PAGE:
Davies uses Lowden’s narration (as Siegfried) to share his actual poetry with the audience while blending it with real archival footage of the war. His voice is steady and calm but underneath it is loss and fire. Being able to hear that poetry read aloud makes it come alive but the stark photos and newsreel footage showing the decimation of trench warfare do not conjure up enough of an emotional response from the viewer. I realize that not all films have the budget of Sam Mendes’ epic work 1917, but as I watched Benediction, I often wondered whether any attempt to recreate some of the scenes of war with Sassoon would have helped connect the audience more with his poetry than simply watching real footage from so long ago. I found that the events that were depicted in Siegfried’s life post-war were far more engaging and heartbreaking.

In the years following his time spent fighting in WWI, Siegfried Sassoon had several relationships with men that all seemed to end in heartbreak. Lowden portrays Sassoon as someone who was emotionally passive as a means of protection but often to his detriment. He was involved with the selfish cad and musical theater actor, Ivor Novello, played with excellent bitchiness by Jeremy Irvine (War Horse). Then there is a succession of lovers after his relationship with Novello ends (including Novello’s ex, Glenn Byam Shaw), but the most notable is Stephen Tennant, played by Calam Lynch (Bridgerton, Derry Girls). Tennant and Sassoon were together for nearly six years. In the film, Tennant, who is sick with Tuberculosis, goes off on a trip to recuperate in Bavaria but cheats on Sassoon and ends the relationship in a letter “from his doctor.” Later in the film, we watch an older Sassoon, played by Peter Capaldi (Doctor Who) chew out an older Tennant, played by the excellent Anton Lesser (Andor, Game of Thrones) thirty years later. Siegfried is now married (to a woman) and has one son. He is seemingly miserable.

This shift to watching an older embittered Sassoon during his futile search for meaning is far less glamorous than watching the younger Sassoon during his heyday in 1920s London, but it is just as crushing. He and his son, George, can’t seem to connect despite the honest and evident joy we saw across the young Siegfried’s face after his son’s birth. He hung his hopes for “redemption” initially upon his young wife, Hester Gatty, played by Kate Phillips (if you know her, you love her, from Peaky Blinders), and later on his son. When it didn’t work, he grew resentful of both. Young Siegfried, nursing a broken heart from Tennant, decides to marry a woman. Initially, he is completely honest with Hester that he has only been with men. She already knows and is still willing to take a chance on him, but deep down, we know she should not. The scene of Siegfried assembling his friends (several who were gay men who had also married women) in a chapel before his nuptials is like the meeting of a secret society. His friends understand why he is doing what he is doing but none of them seem too happy about his choice to do so. It makes you think about what might have happened to Sassoon and his poetry if he had been able to lead a life openly as a gay man. Would he have moved on from his anti-war poetry and found another muse? Would he have found happiness? Salvation? In the final years of his life, a lonely older Sassoon turned to Catholicism.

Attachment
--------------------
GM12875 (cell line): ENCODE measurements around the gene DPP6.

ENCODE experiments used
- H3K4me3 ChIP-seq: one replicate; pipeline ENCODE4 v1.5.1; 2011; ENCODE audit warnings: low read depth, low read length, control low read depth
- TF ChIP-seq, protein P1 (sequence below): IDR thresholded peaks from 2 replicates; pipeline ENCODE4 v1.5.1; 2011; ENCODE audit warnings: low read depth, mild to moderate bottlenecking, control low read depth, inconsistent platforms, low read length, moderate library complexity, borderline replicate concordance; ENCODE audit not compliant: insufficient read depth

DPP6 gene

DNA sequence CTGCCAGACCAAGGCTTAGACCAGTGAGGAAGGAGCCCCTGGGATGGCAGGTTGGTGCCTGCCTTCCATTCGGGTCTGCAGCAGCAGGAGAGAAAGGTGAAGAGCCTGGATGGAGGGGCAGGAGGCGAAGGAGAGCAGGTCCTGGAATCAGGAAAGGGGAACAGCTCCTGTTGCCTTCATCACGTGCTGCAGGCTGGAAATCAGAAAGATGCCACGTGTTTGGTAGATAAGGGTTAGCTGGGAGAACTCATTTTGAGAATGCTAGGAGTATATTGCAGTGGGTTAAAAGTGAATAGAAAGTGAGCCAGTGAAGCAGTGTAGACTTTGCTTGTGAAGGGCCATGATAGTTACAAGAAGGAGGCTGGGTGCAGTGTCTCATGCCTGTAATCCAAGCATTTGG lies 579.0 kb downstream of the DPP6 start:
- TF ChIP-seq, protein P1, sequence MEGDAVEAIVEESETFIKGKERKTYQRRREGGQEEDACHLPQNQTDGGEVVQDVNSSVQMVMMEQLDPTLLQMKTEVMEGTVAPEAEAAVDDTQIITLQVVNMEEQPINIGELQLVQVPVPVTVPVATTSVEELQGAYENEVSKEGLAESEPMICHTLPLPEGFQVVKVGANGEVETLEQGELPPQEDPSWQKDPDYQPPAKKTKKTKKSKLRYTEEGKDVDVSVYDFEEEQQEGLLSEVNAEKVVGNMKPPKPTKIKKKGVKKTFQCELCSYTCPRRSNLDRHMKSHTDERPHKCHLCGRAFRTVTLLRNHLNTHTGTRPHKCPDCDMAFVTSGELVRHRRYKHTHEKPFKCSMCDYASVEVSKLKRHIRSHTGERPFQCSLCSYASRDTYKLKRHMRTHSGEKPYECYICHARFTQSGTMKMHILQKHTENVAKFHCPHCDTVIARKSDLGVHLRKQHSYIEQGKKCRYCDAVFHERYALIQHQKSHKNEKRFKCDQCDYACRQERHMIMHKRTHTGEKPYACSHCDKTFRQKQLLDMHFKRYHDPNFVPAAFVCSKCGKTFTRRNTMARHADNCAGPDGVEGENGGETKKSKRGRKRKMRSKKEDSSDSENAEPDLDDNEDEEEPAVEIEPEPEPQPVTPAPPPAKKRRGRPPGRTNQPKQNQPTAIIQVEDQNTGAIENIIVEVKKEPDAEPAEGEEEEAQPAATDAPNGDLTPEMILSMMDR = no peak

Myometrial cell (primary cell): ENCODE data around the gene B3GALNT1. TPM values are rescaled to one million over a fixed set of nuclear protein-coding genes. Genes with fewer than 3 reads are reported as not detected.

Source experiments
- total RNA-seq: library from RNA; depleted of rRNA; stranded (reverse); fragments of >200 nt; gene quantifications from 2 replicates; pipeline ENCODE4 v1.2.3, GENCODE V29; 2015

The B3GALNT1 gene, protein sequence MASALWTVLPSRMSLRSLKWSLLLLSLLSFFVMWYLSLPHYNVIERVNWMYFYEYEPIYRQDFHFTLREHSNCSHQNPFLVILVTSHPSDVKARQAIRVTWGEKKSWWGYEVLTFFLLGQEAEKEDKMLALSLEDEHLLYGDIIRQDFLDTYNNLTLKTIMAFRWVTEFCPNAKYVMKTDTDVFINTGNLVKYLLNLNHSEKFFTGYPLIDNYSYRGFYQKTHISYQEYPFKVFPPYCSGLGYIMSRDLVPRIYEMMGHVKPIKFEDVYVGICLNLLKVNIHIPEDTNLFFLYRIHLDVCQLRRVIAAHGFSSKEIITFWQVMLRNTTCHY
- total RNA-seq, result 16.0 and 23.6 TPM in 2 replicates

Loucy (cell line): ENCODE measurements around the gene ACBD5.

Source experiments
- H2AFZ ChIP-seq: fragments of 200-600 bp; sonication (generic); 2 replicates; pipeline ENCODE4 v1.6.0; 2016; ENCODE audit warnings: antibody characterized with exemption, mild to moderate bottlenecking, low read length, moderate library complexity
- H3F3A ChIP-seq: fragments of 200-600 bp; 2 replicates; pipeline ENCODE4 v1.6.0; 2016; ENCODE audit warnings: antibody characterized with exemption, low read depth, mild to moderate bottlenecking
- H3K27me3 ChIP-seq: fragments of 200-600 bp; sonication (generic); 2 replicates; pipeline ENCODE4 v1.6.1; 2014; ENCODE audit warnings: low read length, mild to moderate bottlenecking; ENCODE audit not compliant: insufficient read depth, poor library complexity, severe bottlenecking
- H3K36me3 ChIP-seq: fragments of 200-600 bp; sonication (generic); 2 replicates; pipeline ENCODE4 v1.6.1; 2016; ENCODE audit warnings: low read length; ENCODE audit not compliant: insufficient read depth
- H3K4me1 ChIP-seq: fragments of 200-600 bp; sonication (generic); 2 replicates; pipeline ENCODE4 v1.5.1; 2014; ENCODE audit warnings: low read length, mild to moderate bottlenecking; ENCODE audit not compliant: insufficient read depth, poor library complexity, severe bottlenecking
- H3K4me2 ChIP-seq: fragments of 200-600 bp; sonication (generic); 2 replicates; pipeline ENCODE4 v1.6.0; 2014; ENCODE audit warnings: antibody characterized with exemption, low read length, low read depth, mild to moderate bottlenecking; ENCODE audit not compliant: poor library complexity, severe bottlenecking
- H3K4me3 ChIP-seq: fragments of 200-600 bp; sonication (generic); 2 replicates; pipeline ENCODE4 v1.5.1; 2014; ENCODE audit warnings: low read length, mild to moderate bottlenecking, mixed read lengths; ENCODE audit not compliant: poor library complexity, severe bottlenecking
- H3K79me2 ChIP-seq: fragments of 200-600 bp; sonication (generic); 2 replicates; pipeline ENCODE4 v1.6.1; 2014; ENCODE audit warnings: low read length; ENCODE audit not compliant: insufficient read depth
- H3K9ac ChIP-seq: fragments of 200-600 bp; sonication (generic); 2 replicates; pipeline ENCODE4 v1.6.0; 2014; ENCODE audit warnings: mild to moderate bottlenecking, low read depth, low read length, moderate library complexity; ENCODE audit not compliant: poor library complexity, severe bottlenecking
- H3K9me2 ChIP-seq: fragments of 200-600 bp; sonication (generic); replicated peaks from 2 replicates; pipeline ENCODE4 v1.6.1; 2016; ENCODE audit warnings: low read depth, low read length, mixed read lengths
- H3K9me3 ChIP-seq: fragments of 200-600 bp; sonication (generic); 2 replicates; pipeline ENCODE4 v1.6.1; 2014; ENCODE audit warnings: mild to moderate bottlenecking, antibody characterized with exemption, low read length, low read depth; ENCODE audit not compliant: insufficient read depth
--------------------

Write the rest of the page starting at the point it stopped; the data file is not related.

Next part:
In Benediction, when older Siegfried decides to convert to Catholicism later in life, both his son and wife do not understand why, but we, the audience, have seen Siegfried struggle for meaning again and again throughout his young life as it plays out on film. “I don’t even know what I’m doing here,” Siegfried exclaims frustrated, holding back tears, while he sits in Dr. Rivers’ office attending mandated therapy. Lowden is exceptional at conveying Sassoon’s inner turmoil and frustration with the events around him as he struggles with how to deal with them. Before the film’s conclusion, we watch older Siegfried walk home alone from going to the theater in London with his son. On his way, he decides to stop and sit on a bench for a few minutes; he seems lost in thought. We are then transported back in time to when younger Siegfried sat outside the hospital where he was being treated and watched as a man who had lost both legs in the war, was pushed outside in a wheelchair for some fresh air. As the day grows darker and the temperature drops, we hear the words of a poem Wilfred Owen wrote and gave to Siegfried, titled, “Disabled.” As Siegfried, Jack Lowden’s voice reads out the poem as we watch Siegfried watch this man while he waits for a nurse to come back and bring him inside. Lowden’s performance is captivating, based on his facial expressions alone. The older Siegfried never truly finds salvation. He ends up alone, haunted by his past, and feeling guilty about his survival. The younger Sassoon watches the injured soldier and tries (and fails) to hold back tears. Siegfried is completely devastated and so in turn are we.

Some cheered him home, but not as crowds cheer Goal.

Only a solemn man who brought him fruits

Thanked him; and then inquired about his soul.

* * * * *

Now, he will spend a few sick years in institutes,

And do what things the rules consider wise,

And take whatever pity they may dole.

Tonight he noticed how the women's eyes

Passed from him to the strong men that were whole.

How cold and late it is! Why don't they come

And put him into bed? Why don't they come?

Excerpt from “Disabled” by Wilfred Owen


Diana DiMuro

Associate Editor

Besides watching TV and movies, Diana likes plants, the great outdoors, drawing and reading comics, and just generally rocking out. She has a BA in English Literature and is an art school dropout. You can follow her on Instagram @dldimuro and Twitter @DianaDiMuro